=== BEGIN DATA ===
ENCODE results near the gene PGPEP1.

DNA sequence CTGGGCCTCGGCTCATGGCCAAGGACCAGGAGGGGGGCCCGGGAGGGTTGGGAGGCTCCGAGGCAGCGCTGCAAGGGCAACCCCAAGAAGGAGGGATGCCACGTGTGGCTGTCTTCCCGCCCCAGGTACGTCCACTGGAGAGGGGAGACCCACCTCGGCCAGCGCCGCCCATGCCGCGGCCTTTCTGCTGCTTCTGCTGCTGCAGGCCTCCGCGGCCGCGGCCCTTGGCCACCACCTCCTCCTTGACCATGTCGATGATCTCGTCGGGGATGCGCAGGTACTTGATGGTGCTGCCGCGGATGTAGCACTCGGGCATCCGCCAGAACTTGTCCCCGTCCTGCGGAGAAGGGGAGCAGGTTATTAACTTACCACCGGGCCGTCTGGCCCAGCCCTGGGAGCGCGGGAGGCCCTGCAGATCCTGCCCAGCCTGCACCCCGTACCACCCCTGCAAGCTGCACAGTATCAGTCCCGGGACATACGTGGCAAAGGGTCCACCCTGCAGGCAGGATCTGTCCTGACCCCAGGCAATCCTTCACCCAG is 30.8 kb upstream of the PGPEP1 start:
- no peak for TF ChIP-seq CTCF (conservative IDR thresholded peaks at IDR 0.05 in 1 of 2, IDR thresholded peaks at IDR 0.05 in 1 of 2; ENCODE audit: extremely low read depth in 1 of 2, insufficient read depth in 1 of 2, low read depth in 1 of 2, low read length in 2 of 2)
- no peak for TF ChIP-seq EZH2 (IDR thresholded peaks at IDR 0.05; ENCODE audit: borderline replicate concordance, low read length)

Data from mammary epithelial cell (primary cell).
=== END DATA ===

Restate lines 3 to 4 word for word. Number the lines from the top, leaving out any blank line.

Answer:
- no peak for TF ChIP-seq CTCF (conservative IDR thresholded peaks at IDR 0.05 in 1 of 2, IDR thresholded peaks at IDR 0.05 in 1 of 2; ENCODE audit: extremely low read depth in 1 of 2, insufficient read depth in 1 of 2, low read depth in 1 of 2, low read length in 2 of 2)
- no peak for TF ChIP-seq EZH2 (IDR thresholded peaks at IDR 0.05; ENCODE audit: borderline replicate concordance, low read length)